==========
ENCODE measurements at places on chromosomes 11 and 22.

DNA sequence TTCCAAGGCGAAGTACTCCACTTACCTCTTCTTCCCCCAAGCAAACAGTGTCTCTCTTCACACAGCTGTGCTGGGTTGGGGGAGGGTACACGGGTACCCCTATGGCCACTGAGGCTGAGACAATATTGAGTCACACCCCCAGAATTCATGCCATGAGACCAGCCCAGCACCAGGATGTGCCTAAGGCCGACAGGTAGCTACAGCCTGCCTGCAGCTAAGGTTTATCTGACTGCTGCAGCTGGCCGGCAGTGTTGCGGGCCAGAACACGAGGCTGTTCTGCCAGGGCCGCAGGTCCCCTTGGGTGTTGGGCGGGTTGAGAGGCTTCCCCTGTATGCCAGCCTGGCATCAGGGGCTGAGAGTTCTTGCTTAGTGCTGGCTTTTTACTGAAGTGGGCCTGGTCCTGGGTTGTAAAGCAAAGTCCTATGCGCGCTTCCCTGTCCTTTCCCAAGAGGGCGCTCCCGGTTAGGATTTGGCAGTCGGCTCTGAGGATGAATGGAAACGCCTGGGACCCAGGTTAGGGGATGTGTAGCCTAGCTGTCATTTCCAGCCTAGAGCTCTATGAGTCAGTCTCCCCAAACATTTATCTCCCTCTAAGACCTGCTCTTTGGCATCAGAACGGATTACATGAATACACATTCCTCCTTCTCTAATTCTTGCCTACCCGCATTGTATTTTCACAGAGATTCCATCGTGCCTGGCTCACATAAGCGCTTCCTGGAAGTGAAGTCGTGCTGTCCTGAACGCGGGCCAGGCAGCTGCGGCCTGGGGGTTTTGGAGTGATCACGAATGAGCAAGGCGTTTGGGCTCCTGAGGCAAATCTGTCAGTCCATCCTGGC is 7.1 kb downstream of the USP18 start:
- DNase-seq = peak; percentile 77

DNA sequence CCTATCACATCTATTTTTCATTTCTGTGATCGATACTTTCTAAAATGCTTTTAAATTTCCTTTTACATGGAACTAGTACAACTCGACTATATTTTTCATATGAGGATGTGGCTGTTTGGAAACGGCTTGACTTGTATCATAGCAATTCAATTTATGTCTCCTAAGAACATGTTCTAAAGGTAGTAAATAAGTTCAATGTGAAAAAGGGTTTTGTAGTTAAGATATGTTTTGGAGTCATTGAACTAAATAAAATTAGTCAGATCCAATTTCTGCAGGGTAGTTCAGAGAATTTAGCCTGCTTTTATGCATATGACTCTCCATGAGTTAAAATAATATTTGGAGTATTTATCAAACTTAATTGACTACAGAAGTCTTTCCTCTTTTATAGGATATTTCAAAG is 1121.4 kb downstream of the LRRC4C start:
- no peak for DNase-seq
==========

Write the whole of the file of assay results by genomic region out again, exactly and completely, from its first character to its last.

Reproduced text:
ENCODE measurements at places on chromosomes 11 and 22.

DNA sequence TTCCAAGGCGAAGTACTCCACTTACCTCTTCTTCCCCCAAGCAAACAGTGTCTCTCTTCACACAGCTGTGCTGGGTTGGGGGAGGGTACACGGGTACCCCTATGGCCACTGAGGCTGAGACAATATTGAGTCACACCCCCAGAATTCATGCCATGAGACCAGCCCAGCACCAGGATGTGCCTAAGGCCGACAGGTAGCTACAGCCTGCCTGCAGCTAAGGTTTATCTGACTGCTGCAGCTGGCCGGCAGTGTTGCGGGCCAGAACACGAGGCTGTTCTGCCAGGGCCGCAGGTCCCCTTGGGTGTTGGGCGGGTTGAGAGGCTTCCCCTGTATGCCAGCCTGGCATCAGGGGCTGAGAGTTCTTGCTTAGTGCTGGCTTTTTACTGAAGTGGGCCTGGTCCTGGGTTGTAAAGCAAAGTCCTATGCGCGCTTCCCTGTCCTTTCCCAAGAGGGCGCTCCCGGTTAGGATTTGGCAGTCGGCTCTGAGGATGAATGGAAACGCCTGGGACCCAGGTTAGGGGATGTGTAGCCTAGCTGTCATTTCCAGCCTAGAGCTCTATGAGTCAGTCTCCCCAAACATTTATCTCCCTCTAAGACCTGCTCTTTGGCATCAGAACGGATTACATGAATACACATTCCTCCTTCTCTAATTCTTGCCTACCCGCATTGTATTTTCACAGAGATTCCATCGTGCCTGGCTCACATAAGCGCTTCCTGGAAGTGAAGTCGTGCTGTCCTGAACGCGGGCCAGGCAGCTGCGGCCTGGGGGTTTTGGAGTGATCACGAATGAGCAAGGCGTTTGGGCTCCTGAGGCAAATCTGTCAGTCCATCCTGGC is 7.1 kb downstream of the USP18 start:
- DNase-seq = peak; percentile 77

DNA sequence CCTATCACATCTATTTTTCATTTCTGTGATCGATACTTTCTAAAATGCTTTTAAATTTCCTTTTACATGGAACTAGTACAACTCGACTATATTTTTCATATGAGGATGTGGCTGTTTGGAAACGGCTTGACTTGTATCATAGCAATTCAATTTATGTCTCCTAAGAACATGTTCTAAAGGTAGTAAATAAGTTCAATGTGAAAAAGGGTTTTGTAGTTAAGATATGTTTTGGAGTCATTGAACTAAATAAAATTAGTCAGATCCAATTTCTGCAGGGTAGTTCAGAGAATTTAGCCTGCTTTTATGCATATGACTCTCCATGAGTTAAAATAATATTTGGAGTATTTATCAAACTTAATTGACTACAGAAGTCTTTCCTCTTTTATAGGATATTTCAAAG is 1121.4 kb downstream of the LRRC4C start:
- no peak for DNase-seq